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US Labor Market Is Robust; Q4 Labor Prices Have Increased

The number of Americans submitting fresh applications for unemployment benefits decreased once more last week, indicating continued resilience in the labor market and escalating concerns on the financial market that the Federal Reserve would continue raising interest rates for longer.

Another data from the Labor Department on Thursday that showed labor expenses rose significantly faster than initially predicted in the fourth quarter added fuel to those concerns. Despite increased recession risks, the labor market remains tight, which keeps inflation high through strong wage growth.

Christopher Rupkey, chief economist at FWDBONDS in New York, stated that the labor market “shows no fresh signs of deterioration with minimal job layoffs despite the news of big tech firings the last several months.” This will strengthen the resolve of Fed officials to slow down economic demand with higher interest rates, he added.

The Labor Department reported that initial claims for state unemployment benefits decreased by 2,000 to a seasonally adjusted 190,000 for the week ending February 25. Claims stayed below 200,000 for the eighth week in a row. 195,000 claims were predicted by economists surveyed by Reuters for the most recent week.

Last week, unadjusted claims decreased by 9,297 to 201,710. California and Kentucky took the lead in the decline. Claims were noticeably down in Texas, Ohio, and Michigan. Massachusetts and Rhode Island reported significant increases in claims.

According to economists and policymakers, these companies hired too many people during the COVID-19 pandemic and were not representative of the overall economy, so there is still no evidence that high-profile layoffs, mostly in the technology sector, have had a significant impact on the labor market.

Economists also hypothesized that certain laid-off employees, most of whom were highly compensated, were being deterred from filing claims due to severance benefits. Those who have lost their jobs may have an easier time obtaining employment in December, when there were 1.9 job vacancies for every unemployed person.

Economists speculate that seasonal adjustment variables, a methodology the government uses to remove seasonal swings from data, may also be keeping claims down. Towards the end of March, the seasonal adjustment variables for 2023 will be revised.
Nonetheless, experts assert that the labor market is still showing tightness even when adopting other seasonal adjustments. With having trouble filling jobs during the pandemic, employers often seem reluctant to fire employees.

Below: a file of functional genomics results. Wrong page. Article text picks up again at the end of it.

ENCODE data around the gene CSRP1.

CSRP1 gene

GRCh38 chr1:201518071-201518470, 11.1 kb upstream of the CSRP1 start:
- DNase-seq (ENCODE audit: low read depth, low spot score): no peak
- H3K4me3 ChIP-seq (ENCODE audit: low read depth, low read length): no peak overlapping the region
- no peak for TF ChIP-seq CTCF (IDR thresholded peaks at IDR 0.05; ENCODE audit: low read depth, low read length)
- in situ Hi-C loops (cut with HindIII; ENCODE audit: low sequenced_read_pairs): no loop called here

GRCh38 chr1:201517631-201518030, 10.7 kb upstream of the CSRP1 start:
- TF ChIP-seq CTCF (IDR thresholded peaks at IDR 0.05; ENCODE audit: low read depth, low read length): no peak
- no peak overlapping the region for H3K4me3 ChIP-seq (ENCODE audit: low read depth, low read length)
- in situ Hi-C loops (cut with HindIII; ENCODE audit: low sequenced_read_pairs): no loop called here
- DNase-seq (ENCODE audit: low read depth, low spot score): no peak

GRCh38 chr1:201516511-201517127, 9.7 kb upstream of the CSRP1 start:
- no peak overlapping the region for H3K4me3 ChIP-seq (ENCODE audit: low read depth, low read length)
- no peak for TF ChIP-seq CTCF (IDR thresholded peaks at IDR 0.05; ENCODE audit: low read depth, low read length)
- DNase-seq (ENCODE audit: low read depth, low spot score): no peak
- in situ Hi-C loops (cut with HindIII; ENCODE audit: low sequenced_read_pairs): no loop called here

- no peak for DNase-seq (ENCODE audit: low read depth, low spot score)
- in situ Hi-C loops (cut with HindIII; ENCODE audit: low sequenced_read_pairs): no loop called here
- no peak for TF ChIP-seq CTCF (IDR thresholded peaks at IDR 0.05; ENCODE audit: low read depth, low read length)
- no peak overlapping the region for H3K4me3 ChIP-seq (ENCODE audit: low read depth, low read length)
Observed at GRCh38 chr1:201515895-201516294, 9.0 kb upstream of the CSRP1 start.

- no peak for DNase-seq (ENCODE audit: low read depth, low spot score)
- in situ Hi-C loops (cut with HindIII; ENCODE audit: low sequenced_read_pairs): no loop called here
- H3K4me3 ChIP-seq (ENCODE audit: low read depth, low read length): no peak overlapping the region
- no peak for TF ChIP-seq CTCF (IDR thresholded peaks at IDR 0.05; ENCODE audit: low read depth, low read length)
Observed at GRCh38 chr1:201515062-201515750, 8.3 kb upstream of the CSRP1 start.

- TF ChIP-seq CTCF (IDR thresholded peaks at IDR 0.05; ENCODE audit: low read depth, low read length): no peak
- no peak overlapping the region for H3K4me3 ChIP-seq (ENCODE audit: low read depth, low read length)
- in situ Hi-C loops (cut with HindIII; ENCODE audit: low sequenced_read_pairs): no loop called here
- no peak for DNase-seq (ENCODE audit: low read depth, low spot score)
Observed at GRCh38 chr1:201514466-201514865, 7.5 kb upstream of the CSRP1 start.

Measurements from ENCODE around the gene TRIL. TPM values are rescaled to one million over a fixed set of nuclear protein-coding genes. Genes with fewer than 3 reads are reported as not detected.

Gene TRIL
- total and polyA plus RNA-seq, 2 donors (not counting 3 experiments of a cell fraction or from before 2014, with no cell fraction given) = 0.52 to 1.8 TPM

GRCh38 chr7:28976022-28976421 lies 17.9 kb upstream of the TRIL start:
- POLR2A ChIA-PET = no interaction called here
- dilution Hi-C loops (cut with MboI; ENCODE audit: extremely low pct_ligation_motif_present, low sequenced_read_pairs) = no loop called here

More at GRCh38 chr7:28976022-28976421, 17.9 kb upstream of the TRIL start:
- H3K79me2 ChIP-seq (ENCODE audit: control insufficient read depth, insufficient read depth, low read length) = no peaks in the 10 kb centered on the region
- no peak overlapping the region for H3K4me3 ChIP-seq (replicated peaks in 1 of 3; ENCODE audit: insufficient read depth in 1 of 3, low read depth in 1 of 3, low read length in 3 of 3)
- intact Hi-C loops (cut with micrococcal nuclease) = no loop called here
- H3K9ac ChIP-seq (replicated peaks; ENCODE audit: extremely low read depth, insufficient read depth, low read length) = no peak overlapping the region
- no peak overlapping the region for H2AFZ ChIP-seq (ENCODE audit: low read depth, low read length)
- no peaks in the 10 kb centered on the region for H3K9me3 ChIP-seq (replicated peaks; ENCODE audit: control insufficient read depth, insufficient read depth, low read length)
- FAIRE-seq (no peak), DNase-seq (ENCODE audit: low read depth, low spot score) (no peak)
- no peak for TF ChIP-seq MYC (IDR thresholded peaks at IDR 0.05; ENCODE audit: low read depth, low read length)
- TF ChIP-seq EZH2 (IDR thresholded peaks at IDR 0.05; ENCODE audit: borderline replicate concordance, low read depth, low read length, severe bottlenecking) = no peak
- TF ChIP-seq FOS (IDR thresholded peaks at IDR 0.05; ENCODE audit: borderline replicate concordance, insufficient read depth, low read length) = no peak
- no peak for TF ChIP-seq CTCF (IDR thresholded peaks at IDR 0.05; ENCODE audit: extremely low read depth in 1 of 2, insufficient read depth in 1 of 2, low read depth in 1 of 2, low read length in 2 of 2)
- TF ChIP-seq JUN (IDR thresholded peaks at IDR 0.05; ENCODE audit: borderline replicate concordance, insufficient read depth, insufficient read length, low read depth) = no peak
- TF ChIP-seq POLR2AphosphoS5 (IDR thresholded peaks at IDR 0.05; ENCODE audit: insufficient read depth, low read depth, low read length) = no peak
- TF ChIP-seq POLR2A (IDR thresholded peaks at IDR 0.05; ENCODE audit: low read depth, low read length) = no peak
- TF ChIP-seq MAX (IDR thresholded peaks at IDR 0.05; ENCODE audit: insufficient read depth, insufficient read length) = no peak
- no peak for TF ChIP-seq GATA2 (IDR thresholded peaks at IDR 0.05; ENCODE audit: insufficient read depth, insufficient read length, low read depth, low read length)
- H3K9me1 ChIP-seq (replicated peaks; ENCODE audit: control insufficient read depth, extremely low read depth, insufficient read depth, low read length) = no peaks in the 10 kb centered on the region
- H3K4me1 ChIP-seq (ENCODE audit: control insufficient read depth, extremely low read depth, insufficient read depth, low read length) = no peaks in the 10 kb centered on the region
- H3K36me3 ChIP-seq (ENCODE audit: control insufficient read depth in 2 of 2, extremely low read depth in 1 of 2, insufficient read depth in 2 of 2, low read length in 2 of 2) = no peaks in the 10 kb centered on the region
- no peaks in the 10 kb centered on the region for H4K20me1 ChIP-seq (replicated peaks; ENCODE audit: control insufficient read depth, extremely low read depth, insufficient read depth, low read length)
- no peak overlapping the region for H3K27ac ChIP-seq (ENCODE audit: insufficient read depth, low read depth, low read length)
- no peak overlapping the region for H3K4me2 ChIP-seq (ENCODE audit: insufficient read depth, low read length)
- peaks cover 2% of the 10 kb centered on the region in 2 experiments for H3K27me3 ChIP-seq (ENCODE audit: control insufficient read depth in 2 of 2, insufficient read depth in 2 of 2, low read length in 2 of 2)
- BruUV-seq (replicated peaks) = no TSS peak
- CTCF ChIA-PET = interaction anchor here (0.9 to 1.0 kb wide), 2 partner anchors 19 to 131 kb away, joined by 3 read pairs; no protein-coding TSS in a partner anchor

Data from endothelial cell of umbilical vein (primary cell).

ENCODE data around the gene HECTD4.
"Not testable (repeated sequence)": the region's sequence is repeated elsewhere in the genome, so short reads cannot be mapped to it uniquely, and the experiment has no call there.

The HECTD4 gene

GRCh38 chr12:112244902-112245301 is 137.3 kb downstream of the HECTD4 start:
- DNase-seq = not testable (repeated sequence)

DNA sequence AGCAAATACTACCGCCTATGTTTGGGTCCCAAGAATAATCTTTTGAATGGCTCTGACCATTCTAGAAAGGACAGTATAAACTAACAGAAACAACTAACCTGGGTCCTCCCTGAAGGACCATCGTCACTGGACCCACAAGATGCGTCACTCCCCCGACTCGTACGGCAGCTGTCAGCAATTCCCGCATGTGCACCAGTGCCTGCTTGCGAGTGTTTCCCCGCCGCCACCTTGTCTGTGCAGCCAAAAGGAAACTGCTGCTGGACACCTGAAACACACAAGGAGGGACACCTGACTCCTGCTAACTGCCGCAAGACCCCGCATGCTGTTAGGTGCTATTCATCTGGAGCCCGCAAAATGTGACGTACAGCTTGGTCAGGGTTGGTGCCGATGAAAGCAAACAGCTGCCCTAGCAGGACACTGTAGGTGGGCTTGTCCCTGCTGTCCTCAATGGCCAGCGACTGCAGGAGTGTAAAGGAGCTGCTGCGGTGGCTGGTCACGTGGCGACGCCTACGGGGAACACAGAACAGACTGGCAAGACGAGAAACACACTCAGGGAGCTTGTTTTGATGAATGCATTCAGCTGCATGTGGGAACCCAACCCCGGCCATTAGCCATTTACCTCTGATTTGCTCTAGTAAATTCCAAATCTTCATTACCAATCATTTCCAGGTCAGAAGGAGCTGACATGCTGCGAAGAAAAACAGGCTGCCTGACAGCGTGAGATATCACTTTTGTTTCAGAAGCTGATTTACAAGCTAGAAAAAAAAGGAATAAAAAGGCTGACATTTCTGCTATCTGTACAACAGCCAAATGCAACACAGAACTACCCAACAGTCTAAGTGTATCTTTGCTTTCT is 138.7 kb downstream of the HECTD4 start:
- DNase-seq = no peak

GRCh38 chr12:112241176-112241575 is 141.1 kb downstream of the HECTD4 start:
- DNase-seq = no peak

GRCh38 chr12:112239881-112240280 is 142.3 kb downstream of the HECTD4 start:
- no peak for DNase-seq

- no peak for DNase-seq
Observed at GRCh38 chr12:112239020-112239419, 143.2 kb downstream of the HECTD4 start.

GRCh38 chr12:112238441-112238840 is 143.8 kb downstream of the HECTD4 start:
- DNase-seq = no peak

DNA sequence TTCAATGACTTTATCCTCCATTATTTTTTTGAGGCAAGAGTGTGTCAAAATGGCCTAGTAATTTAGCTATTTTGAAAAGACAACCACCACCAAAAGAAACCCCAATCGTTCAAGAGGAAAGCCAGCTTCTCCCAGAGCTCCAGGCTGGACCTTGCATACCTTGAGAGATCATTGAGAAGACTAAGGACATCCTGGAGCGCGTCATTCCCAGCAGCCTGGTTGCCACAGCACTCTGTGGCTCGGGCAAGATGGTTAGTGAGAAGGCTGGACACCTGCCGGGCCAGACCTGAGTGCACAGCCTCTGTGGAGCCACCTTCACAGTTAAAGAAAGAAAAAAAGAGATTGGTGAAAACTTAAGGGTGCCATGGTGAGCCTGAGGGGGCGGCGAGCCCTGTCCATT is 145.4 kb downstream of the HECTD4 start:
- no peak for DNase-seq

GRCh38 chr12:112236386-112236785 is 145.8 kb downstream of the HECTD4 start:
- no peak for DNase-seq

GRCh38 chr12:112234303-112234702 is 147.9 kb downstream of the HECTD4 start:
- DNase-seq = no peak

According to a study released on Wednesday by the Institute for Supply Management, attitude at respondents’ organizations “still favors trying to hire rather than lowering employee numbers.”

Wall Street stocks were primarily trading lower. Against a basket of currencies, the dollar increased. Treasuries prices dropped.

EXTREME INFLATION

The likelihood that the Fed will raise interest rates at least three more times this year rather than just once has increased due to the labor market’s resilience and persistently high inflation. Since last March, the U.S. central bank has increased its policy rate by 450 basis points, from near zero to the current range of 4.50%-4.75%, with the majority of the hikes occurring between May and December.

It’s possible that inflation will continue to be high. Unit labor costs, or the cost of labor per individual unit of output, increased at an annualized pace of 3.2% last quarter, according to a second Labor Department study. From the 1.1% pace that was recorded last month, that was increased. The third quarter saw a 6.9% increase in labor costs, following two quarters of significant growth.

In 2022, they increased 6.5% rather of the 5.7% that was previously announced. According to economists’ predictions, labor costs were increasing at a rate that was consistent with underlying inflation slowing to 4% by year’s end, double the Fed’s inflation target of 2%.

One of the metrics the Fed tracks for monetary policy, the core personal consumption expenditures price index, rose 4.7% in January.

The hourly wage increased by 4.7% in 2022. It was far higher than the 3% that some policymakers consider to be consistent with the inflation target for the past five years, averaging 5.0%, than that.

Because of higher labor expenses, nonfarm productivity, which gauges the output produced by each employee per hour, rose at a slower 1.7% rate than previously estimated (3.0%).

According to new data, the U.S.’s underlying inflation problem may be worse than previously believed, according to Michael Pearce, the head economist for the United States at Oxford Economics in New York. That contributes to explaining why sticky services price inflation persists, which is mostly a result of domestically driven wage costs.
According to the claims report, during the week ending February 18, there were 1.655 million people getting benefits following the first week of aid, a 5,000-person decrease. The government surveyed households to determine the unemployment rate for February within the time period covered by the so-called continuing claims, which serve as a stand-in for hiring.

Between the survey periods in January and February, continuing claims somewhat decreased. 3.4% was the lowest unemployment rate in more than 53 years in January. Economic experts anticipate significant job growth in February, albeit at a slower rate than January’s record-breaking gain of 517,000 positions.

Stuart Hoffman, senior economic advisor at PNC Bank in Pittsburgh, Pennsylvania, said: “There is no doubt that the job market is quite solid. “We anticipate a gain of over 215,000 jobs on payrolls in February.”

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